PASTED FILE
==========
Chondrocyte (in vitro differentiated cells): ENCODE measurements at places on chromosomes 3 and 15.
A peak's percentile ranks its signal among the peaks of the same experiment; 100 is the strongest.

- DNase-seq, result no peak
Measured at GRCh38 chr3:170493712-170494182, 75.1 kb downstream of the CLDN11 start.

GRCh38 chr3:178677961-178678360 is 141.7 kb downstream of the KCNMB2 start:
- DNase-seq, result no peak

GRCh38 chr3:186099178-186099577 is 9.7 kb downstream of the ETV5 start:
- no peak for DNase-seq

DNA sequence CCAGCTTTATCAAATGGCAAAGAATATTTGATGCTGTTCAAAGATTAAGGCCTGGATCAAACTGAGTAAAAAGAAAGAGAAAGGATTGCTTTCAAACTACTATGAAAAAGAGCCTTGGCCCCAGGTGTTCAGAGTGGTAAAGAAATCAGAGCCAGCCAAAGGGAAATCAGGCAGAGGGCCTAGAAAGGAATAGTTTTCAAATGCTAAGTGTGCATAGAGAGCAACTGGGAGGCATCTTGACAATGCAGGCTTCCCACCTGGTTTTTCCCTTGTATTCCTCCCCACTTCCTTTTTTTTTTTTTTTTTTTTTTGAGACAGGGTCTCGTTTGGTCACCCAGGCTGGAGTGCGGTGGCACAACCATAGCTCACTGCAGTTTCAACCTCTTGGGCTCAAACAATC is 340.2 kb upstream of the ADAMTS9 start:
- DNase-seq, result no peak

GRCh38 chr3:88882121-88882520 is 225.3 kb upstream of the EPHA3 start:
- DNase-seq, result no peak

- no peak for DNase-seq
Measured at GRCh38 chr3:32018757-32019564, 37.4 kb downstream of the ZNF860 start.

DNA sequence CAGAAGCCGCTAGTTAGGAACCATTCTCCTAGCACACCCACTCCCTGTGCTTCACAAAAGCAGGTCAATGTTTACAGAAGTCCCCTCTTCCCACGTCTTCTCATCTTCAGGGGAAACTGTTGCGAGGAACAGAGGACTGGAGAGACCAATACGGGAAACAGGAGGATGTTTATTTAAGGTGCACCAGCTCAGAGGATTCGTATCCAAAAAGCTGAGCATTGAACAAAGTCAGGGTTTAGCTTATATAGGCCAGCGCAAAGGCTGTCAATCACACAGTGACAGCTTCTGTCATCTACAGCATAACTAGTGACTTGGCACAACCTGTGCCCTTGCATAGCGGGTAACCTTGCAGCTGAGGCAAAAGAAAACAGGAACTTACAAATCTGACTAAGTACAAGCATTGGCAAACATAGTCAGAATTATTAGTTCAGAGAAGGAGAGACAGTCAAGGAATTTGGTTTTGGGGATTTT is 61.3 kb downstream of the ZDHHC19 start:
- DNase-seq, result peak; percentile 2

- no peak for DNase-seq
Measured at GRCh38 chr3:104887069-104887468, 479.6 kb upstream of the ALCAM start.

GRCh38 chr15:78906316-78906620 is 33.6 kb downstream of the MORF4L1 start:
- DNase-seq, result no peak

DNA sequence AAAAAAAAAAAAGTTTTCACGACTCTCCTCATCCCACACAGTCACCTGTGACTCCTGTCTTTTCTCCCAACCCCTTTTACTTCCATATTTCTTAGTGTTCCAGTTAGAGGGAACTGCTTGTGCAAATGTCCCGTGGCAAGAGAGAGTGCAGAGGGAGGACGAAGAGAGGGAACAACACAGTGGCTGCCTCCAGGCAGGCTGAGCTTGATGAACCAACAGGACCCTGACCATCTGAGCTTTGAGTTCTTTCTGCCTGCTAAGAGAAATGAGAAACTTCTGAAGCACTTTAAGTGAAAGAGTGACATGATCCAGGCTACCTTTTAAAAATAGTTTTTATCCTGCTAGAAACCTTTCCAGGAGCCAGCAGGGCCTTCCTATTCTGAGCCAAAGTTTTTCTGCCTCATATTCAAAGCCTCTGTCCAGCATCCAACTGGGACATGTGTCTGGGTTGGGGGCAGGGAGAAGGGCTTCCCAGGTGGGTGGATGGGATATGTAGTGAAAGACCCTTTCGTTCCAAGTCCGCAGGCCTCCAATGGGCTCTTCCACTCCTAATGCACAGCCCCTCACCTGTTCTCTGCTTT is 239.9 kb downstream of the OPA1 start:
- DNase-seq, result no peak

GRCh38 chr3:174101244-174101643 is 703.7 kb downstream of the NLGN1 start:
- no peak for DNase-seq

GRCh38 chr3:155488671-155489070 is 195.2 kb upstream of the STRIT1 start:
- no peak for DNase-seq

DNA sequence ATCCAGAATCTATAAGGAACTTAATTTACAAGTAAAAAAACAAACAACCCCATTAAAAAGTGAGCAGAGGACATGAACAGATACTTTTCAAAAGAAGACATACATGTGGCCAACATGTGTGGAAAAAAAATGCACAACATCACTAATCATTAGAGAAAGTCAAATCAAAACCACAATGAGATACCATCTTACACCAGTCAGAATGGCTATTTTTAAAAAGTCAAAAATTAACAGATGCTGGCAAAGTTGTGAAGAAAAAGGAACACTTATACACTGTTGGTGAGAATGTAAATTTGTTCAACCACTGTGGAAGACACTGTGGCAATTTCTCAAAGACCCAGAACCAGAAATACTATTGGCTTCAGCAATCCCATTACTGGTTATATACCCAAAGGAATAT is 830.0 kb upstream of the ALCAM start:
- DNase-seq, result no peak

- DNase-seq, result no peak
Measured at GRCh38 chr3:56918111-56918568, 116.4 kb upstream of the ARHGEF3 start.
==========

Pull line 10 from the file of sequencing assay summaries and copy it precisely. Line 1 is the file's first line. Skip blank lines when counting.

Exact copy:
- DNase-seq, result no peak